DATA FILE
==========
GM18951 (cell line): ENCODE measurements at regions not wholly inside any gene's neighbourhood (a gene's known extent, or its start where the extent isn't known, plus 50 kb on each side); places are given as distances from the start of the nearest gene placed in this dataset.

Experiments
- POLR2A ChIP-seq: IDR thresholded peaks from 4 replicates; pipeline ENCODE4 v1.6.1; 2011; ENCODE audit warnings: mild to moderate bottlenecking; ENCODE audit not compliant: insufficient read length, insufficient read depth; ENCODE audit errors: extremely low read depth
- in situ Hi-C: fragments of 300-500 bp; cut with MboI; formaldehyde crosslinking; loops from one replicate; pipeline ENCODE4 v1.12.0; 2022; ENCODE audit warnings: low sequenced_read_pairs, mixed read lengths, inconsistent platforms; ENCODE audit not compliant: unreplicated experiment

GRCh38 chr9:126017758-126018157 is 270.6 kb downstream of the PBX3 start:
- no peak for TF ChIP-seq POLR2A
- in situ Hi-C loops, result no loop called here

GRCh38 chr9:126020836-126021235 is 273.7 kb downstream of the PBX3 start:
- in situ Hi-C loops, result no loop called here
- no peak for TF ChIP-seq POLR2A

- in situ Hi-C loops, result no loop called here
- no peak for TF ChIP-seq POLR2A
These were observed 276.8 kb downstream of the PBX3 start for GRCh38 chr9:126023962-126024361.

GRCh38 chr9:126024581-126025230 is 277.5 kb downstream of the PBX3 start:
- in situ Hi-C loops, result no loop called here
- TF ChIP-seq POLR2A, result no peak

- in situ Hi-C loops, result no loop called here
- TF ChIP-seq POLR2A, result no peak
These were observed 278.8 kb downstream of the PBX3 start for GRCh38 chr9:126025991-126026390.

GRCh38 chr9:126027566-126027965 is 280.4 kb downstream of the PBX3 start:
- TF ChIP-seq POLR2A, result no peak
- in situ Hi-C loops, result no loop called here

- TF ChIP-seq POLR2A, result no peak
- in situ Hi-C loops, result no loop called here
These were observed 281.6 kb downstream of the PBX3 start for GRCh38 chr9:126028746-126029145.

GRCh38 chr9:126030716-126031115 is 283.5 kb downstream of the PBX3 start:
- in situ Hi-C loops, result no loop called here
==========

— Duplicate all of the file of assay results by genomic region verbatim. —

GM18951 (cell line): ENCODE measurements at regions not wholly inside any gene's neighbourhood (a gene's known extent, or its start where the extent isn't known, plus 50 kb on each side); places are given as distances from the start of the nearest gene placed in this dataset.

Experiments
- POLR2A ChIP-seq: IDR thresholded peaks from 4 replicates; pipeline ENCODE4 v1.6.1; 2011; ENCODE audit warnings: mild to moderate bottlenecking; ENCODE audit not compliant: insufficient read length, insufficient read depth; ENCODE audit errors: extremely low read depth
- in situ Hi-C: fragments of 300-500 bp; cut with MboI; formaldehyde crosslinking; loops from one replicate; pipeline ENCODE4 v1.12.0; 2022; ENCODE audit warnings: low sequenced_read_pairs, mixed read lengths, inconsistent platforms; ENCODE audit not compliant: unreplicated experiment

GRCh38 chr9:126017758-126018157 is 270.6 kb downstream of the PBX3 start:
- no peak for TF ChIP-seq POLR2A
- in situ Hi-C loops, result no loop called here

GRCh38 chr9:126020836-126021235 is 273.7 kb downstream of the PBX3 start:
- in situ Hi-C loops, result no loop called here
- no peak for TF ChIP-seq POLR2A

- in situ Hi-C loops, result no loop called here
- no peak for TF ChIP-seq POLR2A
These were observed 276.8 kb downstream of the PBX3 start for GRCh38 chr9:126023962-126024361.

GRCh38 chr9:126024581-126025230 is 277.5 kb downstream of the PBX3 start:
- in situ Hi-C loops, result no loop called here
- TF ChIP-seq POLR2A, result no peak

- in situ Hi-C loops, result no loop called here
- TF ChIP-seq POLR2A, result no peak
These were observed 278.8 kb downstream of the PBX3 start for GRCh38 chr9:126025991-126026390.

GRCh38 chr9:126027566-126027965 is 280.4 kb downstream of the PBX3 start:
- TF ChIP-seq POLR2A, result no peak
- in situ Hi-C loops, result no loop called here

- TF ChIP-seq POLR2A, result no peak
- in situ Hi-C loops, result no loop called here
These were observed 281.6 kb downstream of the PBX3 start for GRCh38 chr9:126028746-126029145.

GRCh38 chr9:126030716-126031115 is 283.5 kb downstream of the PBX3 start:
- in situ Hi-C loops, result no loop called here